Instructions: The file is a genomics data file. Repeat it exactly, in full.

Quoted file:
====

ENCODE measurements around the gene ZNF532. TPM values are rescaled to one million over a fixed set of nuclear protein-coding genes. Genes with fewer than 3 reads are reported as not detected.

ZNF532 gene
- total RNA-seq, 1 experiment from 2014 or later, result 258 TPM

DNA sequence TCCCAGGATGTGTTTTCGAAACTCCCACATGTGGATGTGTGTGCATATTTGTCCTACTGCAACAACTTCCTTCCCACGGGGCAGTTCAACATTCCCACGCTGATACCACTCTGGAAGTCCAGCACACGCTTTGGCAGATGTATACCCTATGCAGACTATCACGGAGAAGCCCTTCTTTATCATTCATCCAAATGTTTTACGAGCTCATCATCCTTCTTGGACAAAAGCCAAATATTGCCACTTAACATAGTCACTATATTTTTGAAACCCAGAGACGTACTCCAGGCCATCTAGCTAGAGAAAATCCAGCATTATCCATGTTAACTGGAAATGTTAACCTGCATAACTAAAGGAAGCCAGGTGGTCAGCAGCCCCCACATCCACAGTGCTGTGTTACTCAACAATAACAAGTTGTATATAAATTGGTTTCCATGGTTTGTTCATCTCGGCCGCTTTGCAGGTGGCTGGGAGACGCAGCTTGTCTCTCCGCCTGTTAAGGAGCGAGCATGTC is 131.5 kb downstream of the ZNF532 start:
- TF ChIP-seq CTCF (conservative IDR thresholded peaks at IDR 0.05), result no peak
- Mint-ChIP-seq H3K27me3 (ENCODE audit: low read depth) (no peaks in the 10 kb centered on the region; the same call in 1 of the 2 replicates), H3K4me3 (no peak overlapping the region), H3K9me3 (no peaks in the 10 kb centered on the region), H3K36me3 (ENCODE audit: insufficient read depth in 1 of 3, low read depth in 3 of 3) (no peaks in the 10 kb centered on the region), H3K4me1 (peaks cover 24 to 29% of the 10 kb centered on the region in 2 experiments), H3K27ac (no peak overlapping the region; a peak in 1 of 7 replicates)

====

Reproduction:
ENCODE measurements around the gene ZNF532. TPM values are rescaled to one million over a fixed set of nuclear protein-coding genes. Genes with fewer than 3 reads are reported as not detected.

ZNF532 gene
- total RNA-seq, 1 experiment from 2014 or later, result 258 TPM

DNA sequence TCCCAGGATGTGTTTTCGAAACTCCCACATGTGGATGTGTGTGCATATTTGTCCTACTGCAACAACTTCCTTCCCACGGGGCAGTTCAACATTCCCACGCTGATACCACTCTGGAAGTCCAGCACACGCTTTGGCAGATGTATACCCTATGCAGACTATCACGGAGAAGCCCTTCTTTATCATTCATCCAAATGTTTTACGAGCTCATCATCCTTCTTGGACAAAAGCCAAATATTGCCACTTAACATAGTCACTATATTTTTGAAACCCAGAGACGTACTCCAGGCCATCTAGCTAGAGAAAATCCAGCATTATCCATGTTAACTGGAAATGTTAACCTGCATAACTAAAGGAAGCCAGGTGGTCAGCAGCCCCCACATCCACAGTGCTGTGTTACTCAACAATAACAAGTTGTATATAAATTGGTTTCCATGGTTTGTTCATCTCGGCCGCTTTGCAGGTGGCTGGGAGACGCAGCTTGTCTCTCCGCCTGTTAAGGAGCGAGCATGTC is 131.5 kb downstream of the ZNF532 start:
- TF ChIP-seq CTCF (conservative IDR thresholded peaks at IDR 0.05), result no peak
- Mint-ChIP-seq H3K27me3 (ENCODE audit: low read depth) (no peaks in the 10 kb centered on the region; the same call in 1 of the 2 replicates), H3K4me3 (no peak overlapping the region), H3K9me3 (no peaks in the 10 kb centered on the region), H3K36me3 (ENCODE audit: insufficient read depth in 1 of 3, low read depth in 3 of 3) (no peaks in the 10 kb centered on the region), H3K4me1 (peaks cover 24 to 29% of the 10 kb centered on the region in 2 experiments), H3K27ac (no peak overlapping the region; a peak in 1 of 7 replicates)